How Chicago White Sox starter Lucas Giolito is helping the environment, one pitch at a time – The Denver Post

Last Updated on June 14, 2023 by Admin



The Chicago White Sox saw environmental concerns firsthand last week in New York.

The city was under a haze because of smoke carried down from wildfires burning in Canada.

“Insane, it was like orange outside,” starter Lucas Giolito told the Tribune on Friday.

The team’s scheduled game on Wednesday against the Yankees at Yankee Stadium was postponed because of what Major League Baseball called “clearly hazardous air quality.”

“It’s that warning, that reminder that ‘Hey, don’t take this for granted,’” Giolito said. “‘We keep going the way we’re going, we continue to piss Earth off, we’re going to feel the consequences.’ We felt those in New York. I pitched the first night (Tuesday). We could all tell it was tough and the next day we couldn’t even get a game in.

“Earth’s trying to remind us, ‘Hey, why don’t we take care a little bit better.’”

Giolito is doing his part to help.

He and fellow Sox starter Dylan Cease joined the Play For Trees Program in 2022 — a partnership between the global reforestation nonprofit One Tree Planted and Players for the Planet, which according to its website focuses on “positive change for our environment” — to help athletes make an impact by tying performance statistics to trees planted.

They wedged planting trees with strikeouts last season, each supporting the work of reforestation through One Tree Planted.

Chris Dickerson, the Players for the Planet co-founder, presented Giolito with the “Golden Shovel Award” during an on-field ceremony before Friday’s game against the Miami Marlins at Guaranteed Rate Field for his commitment to planting more than 30,000 trees — the most by an athlete in the program in 2022.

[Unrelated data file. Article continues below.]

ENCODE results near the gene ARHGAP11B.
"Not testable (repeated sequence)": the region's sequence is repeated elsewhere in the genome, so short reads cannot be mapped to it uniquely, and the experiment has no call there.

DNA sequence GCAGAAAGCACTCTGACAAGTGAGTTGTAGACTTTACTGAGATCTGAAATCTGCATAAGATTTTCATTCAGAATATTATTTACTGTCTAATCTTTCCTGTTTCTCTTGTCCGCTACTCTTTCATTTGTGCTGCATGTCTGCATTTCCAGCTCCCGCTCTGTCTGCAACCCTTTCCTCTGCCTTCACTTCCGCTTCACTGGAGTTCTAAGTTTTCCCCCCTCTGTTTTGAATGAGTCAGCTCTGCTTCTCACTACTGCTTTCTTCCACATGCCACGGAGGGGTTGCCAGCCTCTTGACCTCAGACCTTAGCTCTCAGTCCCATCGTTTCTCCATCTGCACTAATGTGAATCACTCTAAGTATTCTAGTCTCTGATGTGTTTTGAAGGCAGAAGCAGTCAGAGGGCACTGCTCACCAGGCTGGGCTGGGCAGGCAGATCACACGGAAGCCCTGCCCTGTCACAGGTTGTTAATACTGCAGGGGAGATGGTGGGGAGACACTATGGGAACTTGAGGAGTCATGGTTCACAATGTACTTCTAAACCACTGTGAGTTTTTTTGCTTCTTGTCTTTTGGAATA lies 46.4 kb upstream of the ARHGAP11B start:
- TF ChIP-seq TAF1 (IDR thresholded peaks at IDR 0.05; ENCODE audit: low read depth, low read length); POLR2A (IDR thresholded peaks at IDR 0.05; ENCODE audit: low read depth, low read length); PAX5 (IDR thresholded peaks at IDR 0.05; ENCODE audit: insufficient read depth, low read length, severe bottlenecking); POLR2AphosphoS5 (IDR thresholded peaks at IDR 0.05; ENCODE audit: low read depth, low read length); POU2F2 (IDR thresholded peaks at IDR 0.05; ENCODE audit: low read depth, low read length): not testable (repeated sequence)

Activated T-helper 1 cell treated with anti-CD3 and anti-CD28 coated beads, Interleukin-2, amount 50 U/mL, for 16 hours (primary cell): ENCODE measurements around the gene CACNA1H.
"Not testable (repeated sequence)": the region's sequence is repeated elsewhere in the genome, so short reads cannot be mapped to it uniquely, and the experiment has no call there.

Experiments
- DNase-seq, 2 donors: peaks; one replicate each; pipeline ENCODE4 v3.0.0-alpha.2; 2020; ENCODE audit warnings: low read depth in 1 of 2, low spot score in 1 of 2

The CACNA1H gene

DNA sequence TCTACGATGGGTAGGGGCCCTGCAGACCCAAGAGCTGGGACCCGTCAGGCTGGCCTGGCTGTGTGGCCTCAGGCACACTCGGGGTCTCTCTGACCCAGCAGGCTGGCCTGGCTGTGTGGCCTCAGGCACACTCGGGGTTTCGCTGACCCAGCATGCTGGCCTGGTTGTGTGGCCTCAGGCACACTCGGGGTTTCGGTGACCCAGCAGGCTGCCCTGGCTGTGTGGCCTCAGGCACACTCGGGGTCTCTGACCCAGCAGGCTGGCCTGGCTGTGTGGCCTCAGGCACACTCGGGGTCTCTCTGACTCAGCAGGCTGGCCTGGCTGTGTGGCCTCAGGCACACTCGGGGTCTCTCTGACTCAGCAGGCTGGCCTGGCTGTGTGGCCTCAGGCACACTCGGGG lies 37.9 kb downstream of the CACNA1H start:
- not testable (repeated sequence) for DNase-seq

“He’s been such a huge piece of the new generation and the athletes that continue to come on and want to get involved,” Dickerson told the Tribune on Friday.

“The thing about Lucas, it’s putting his money where his mouth is. Walking the walk while talking the talk. Lucas has been the pinnacle of that in 2022.”

Dickerson said Giolito’s commitment of more than 30,000 trees planted in Northern California roughly represents an area three times the size of Guaranteed Rate Field.

Giolito and the Sox were in California on Tuesday, beginning a three-game series against the Los Angeles Dodgers at Dodger Stadium.

Giolito said the honor “means a lot.”

“I lived in Northern California for a few offseasons over the last few years, I was out there when pretty much all NorCal was on fire, it was devastating for communities, especially devastating for wildlife population,” Giolito said. “To be able to kind of do my part with my platform, raising awareness, raising money, especially with the One Tree Planted, I love what they do.

“Being able to support them through Players for the Planet has been an amazing opportunity. I’m looking forward to doing more in the future, hopefully have a few Golden Shovels under my belt by the time I’m done playing.”

Through the partnership, Giolito has aided in bringing trees back to areas that need them.

“Trees are a huge part of life,” Giolito said. “They’re big parts of habitats, big parts of bringing oxygen and other things to the environment, stabilizing the environment. Planting trees is one of the simplest things you can do, but also one of the most impactful.

“(One Tree Planted) does a wonderful job organizing, providing different options, different areas of need. We take it from there, go out, try to get some strikeouts and keep planting them.”

Last offseason, Giolito participated in a beach cleanup project in the Dominican Republic with Players for the Planet. The group collected about two tons of marooned debris — nearly 3,000 pounds of which was plastic — during cleanups totaling almost three hours, first at Playa Montesinos and then Fuerte San Gil.

His involvement in environmental causes isn’t new. Giolito did some charity work for the environmental nonprofit Heal the Bay while in middle school in Southern California

“I’m going to continue to use my platform and the platform of Players for the Planet to spread that message of, ‘Do that little bit more to be more conscious of the waste we’re producing,’” Giolito said. “‘Be more conscious of how it could be affecting the environment, how it could be affecting our Earth.’

“Spreading that message, take one second and think, ‘Hey what’s one little thing I can maybe change to do my part to help a little bit.’ It starts there and then it can grow from there. If everybody does one little thing, it all adds up.”



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